Size of supply line

Can anyone tell me the proper size of a copper oil supply line. The line is
25 ft long and comes from a tank located outside and continues inside the crawl space. The concern being that the oil in the line keeps freezing. the current copper line is 1/2in. The crawl space is heated but the outside line to the tank is exposed the elements.


Adam O’B

You are slightly colder than our area but the supply line on my rental is about 25 feet also. It is 3/8 tubing and original to the house. About 50 years old and works fine as long as you change the filter yearly. I would think that 1/2 inch would be more than suffecient. The heating oil won’t freeze, but it will thicken (waxing) quite a bit and that will strain the pump. Actually that is not true. Kerosene will freeze at -73 degrees Celsius, which works out to -99.4 degrees Fahrenheit. I would recommend an insulating tape be added to the exposed lines. There is also an anti-freeze that can be added to the oil to keep it from thickening as fast.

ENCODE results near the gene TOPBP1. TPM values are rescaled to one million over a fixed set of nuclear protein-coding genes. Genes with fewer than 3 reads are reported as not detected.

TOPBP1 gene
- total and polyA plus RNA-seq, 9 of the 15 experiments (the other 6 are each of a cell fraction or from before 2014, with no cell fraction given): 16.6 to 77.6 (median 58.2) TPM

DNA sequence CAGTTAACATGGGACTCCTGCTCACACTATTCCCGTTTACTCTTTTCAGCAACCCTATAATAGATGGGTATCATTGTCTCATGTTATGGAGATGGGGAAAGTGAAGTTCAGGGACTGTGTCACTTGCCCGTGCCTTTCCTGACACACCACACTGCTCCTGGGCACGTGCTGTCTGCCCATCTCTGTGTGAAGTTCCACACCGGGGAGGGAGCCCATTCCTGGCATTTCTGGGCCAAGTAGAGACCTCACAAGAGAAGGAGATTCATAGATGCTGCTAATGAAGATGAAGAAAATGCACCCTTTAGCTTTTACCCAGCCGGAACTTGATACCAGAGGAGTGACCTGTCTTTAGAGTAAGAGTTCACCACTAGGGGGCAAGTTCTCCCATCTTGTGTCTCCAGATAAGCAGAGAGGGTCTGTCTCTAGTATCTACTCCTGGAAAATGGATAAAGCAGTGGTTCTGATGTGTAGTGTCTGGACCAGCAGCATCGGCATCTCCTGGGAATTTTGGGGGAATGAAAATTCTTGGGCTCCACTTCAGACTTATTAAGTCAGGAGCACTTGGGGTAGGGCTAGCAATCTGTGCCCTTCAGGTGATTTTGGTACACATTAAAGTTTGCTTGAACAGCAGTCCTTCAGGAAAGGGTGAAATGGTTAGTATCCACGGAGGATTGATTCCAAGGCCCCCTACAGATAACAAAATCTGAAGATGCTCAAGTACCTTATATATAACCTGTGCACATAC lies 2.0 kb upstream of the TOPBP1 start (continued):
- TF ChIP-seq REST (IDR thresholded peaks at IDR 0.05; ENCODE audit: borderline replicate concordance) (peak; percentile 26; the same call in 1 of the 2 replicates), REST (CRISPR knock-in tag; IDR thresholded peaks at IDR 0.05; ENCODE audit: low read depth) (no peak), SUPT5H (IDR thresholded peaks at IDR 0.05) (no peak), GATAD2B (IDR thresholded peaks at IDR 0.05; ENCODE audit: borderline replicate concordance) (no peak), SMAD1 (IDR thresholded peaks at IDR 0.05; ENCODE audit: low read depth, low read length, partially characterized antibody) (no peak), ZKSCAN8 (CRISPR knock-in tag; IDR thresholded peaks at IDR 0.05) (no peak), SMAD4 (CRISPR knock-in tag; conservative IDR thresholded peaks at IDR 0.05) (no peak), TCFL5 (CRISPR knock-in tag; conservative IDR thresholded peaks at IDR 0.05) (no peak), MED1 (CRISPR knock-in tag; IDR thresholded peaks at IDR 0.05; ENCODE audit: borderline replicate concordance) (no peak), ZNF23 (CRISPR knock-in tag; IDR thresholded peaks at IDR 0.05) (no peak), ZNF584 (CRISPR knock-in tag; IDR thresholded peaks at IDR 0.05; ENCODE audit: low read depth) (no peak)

Most external tank supply lines are 3/8 inch and it does help to have a two-line system.

Stephen is correct – the oil is not likely to freeze…however, traces of water can enter the oil at the distributar, or while in the delivery truck, or in the home oil tank. This moisure can freeze, and it recommended in cold weather areas that an anti-freeze be added to avoid blockage in the line.

Heat tapes are also effective, to a point. If the temperature drops very low, the tapes become less effective.](

Thanks, for the fast replys. I will suggest insulating the pipe that is exposed to the elements. The major concern was the size of pipe. Thanks again.

Adam OB

Another solution would be to use mobile home blend, all mobile homes in my area that burn oil use this blend because the tanks are located outside. I believe it’s a mix of oil and kerosene but I’m not sure on the ratio.

In my area, outdoor tanks use #1 fuel oil and indoor tanks use #2 fuel oil.

#1 fuel oil is akin to kerosene.

Info on Fuel oil types:

There are additives on the market that I’ve seen that are used to prevent fuel oil from gelling under cold conditions. Some fuel suppliers add this to their product prior to delivery.

This information might help .
Sure helps to add conditioners to my diesel equipement on the jobsites.

Marcel :slight_smile: :slight_smile: